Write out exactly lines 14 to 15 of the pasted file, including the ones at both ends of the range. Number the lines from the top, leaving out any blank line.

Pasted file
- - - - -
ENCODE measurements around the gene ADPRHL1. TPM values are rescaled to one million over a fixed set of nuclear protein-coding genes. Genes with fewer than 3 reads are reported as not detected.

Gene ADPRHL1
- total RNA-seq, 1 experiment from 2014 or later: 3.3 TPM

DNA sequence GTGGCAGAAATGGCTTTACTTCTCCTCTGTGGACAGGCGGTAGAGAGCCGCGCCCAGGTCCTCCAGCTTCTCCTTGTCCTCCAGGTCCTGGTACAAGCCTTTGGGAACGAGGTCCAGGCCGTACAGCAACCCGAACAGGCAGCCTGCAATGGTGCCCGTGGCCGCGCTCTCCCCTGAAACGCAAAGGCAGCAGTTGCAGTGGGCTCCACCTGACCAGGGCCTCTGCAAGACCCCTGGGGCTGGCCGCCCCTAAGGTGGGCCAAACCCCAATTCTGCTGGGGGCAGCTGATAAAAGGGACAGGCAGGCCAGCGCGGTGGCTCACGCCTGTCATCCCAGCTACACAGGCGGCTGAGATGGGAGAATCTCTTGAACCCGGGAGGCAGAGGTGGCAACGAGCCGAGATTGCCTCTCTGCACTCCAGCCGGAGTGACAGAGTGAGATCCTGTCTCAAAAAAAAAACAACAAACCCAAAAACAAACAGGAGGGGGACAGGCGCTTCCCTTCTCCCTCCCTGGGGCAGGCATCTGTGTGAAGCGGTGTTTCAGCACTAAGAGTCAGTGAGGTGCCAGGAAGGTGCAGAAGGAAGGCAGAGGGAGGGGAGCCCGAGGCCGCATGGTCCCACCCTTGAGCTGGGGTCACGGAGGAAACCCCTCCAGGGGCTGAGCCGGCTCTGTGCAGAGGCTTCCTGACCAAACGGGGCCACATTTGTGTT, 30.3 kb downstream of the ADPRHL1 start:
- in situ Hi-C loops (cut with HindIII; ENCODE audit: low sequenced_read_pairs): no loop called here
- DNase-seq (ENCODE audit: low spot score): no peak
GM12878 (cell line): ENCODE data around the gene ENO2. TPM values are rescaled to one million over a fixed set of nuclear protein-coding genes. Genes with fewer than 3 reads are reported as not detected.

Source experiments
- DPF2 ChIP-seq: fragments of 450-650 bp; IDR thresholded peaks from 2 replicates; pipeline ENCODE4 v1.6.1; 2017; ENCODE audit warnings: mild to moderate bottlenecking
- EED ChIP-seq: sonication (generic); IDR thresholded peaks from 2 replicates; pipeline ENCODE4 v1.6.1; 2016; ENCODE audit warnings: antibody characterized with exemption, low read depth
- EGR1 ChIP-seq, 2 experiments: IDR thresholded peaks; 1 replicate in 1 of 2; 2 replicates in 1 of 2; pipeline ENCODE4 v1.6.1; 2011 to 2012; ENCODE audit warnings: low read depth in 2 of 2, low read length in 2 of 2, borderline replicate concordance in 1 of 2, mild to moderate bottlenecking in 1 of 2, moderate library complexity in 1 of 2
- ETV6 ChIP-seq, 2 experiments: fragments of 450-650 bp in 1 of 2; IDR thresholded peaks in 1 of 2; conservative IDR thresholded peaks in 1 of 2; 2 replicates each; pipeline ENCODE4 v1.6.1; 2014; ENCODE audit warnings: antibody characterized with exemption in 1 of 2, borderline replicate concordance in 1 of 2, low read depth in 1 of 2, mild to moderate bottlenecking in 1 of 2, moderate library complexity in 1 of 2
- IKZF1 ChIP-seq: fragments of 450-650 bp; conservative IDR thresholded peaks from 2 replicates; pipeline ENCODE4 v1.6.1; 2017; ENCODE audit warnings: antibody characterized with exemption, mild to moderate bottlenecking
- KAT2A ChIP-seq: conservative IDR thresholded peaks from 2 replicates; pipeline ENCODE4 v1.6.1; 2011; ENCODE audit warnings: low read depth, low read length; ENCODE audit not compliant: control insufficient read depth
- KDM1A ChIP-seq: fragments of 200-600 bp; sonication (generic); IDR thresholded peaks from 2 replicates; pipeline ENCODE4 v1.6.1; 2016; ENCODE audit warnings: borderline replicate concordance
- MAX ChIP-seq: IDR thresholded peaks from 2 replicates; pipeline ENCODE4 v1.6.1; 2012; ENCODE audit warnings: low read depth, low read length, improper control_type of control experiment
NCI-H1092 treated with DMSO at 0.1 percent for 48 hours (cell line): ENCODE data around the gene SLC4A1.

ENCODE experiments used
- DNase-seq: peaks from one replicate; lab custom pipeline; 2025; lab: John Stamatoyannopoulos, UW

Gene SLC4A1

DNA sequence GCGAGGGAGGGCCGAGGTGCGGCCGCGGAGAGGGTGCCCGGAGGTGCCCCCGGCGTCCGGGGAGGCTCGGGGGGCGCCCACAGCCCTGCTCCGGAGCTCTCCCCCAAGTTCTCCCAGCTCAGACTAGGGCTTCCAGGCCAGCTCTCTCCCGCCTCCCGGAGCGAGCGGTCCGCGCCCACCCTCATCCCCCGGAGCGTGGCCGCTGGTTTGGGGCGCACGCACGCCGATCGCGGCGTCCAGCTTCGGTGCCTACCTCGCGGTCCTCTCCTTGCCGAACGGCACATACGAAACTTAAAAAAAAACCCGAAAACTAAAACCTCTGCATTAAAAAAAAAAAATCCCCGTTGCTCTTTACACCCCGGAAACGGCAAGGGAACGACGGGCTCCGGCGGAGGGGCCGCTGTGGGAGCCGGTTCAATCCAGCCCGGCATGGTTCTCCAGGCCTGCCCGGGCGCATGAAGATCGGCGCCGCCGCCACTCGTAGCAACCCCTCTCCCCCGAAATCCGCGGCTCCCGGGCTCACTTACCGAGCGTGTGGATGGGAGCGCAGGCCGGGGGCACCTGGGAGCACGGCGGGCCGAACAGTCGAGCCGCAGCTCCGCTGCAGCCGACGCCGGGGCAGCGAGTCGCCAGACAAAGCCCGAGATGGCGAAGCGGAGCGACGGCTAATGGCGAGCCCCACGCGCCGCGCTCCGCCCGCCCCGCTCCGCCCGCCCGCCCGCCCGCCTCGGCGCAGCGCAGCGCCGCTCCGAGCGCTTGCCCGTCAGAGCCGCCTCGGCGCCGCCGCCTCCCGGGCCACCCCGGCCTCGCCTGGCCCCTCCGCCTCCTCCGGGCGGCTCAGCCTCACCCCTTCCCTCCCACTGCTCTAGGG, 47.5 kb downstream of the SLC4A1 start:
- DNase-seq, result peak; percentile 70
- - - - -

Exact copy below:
- KAT2A ChIP-seq: conservative IDR thresholded peaks from 2 replicates; pipeline ENCODE4 v1.6.1; 2011; ENCODE audit warnings: low read depth, low read length; ENCODE audit not compliant: control insufficient read depth
- KDM1A ChIP-seq: fragments of 200-600 bp; sonication (generic); IDR thresholded peaks from 2 replicates; pipeline ENCODE4 v1.6.1; 2016; ENCODE audit warnings: borderline replicate concordance